Starting your own plants from seeds at home is an easy way to increase the variety of garden plants that you can grow in your garden. Find out how to start seeds indoors in this video introduction.
Plants bring life and beauty to a tablescape, but you might overcrowd your table when you add in candles, too. Combine the two with these stylish flowerpot candle holders.
Add variety to your houseplants display with this do-it-yourself mini plant stand. Follow the step-by-step photos and instructions for a simple decor enhancement for your houseplant collection.
See more Simple Tips for your region here. You'll find great gardening advice on caring for your lawn, flowers and edibles, designed to address your specific climate and growing conditions.
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About the N. CA & Inland Valleys Region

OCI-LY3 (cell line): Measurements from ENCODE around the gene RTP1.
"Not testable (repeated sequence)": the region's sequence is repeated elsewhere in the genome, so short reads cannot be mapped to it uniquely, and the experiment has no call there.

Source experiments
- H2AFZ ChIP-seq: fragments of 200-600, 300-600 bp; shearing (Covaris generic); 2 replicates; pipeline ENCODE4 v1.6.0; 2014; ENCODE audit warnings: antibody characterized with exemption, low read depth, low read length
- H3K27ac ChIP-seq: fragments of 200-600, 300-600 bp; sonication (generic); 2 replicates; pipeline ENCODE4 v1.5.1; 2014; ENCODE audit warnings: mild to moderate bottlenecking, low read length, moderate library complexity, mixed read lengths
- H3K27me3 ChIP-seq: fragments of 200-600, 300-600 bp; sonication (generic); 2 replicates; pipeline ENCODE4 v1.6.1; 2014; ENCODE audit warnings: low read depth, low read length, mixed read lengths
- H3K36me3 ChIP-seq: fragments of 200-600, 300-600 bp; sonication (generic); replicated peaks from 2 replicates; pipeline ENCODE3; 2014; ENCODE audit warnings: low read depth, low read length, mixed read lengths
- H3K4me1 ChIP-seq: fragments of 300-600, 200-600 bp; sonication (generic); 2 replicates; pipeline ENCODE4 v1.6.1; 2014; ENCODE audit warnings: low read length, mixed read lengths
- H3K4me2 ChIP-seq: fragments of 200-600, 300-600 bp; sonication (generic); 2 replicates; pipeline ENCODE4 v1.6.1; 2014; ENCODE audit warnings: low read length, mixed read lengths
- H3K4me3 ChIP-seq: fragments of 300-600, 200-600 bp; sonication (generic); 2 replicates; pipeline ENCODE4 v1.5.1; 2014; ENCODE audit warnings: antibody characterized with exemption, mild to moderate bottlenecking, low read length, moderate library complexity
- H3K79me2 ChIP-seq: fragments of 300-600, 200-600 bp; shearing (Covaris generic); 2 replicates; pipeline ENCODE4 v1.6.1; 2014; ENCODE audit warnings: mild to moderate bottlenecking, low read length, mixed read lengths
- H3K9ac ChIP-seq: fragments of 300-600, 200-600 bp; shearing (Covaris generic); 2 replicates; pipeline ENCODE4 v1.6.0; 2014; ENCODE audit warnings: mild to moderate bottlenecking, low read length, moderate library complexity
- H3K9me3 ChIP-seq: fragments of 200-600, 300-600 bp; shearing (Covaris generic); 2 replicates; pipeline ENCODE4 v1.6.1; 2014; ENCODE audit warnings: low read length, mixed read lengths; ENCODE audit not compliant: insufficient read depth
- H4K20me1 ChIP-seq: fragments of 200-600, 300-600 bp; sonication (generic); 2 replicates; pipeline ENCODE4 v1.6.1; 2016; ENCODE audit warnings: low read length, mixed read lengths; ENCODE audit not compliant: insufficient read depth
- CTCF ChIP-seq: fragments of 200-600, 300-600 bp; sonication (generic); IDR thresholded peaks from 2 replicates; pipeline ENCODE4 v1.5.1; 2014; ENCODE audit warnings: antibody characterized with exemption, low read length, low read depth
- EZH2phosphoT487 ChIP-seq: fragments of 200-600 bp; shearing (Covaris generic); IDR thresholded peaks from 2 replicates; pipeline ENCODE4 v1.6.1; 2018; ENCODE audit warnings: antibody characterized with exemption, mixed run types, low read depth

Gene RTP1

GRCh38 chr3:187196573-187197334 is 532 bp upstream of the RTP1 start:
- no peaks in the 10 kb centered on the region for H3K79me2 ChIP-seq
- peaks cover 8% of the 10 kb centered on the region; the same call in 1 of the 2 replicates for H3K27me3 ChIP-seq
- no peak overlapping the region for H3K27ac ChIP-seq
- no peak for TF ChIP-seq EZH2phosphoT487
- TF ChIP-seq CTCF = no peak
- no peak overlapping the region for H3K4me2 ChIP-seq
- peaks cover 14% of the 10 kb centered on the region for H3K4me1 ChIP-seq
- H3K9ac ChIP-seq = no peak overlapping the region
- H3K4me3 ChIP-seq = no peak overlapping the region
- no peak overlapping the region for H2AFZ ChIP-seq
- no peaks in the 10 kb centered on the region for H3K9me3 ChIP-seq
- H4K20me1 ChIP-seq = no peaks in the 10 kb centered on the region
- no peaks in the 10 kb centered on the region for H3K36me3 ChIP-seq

The Pacific Northwest of Oregon, Washington and part of Northern California, has a varied climate, from wet and cool along the coast to dry and hot in the high plains. Inland climates can be drier with more harsh winters and hotter summers. Summer temperatures average 82°F on the coast to 95°F inland east of the mountains. Winters are cold enough to trigger good fruit set. Warm summers and chilly winters make the Pacific Northwest one of the West’s best-known growing areas for berries, hazelnuts, roses, flowering fruit trees, and broadleaf evergreens. The Coast Mountain Range buffers the impact of Pacific storms, while the coastal areas enjoy a maritime climate with a long growing season and 40 to 55 inches of annual precipitation in most places. Partly due to heavy rainfall, high pH (acidic) soils are common. Black clay may be found in Oregon and soils get rockier higher up in the Cascades, in which case you’ll have to add a considerable amount of organic material like topsoil and compost before much of anything will grow.
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